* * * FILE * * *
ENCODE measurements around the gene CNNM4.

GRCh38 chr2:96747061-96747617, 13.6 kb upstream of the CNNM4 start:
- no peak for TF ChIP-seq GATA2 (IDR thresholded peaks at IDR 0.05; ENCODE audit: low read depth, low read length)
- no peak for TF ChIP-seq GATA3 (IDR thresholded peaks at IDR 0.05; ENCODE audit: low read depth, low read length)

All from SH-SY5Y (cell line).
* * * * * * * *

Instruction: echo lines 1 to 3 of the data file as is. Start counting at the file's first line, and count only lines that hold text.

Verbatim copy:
ENCODE measurements around the gene CNNM4.

GRCh38 chr2:96747061-96747617, 13.6 kb upstream of the CNNM4 start:
- no peak for TF ChIP-seq GATA2 (IDR thresholded peaks at IDR 0.05; ENCODE audit: low read depth, low read length)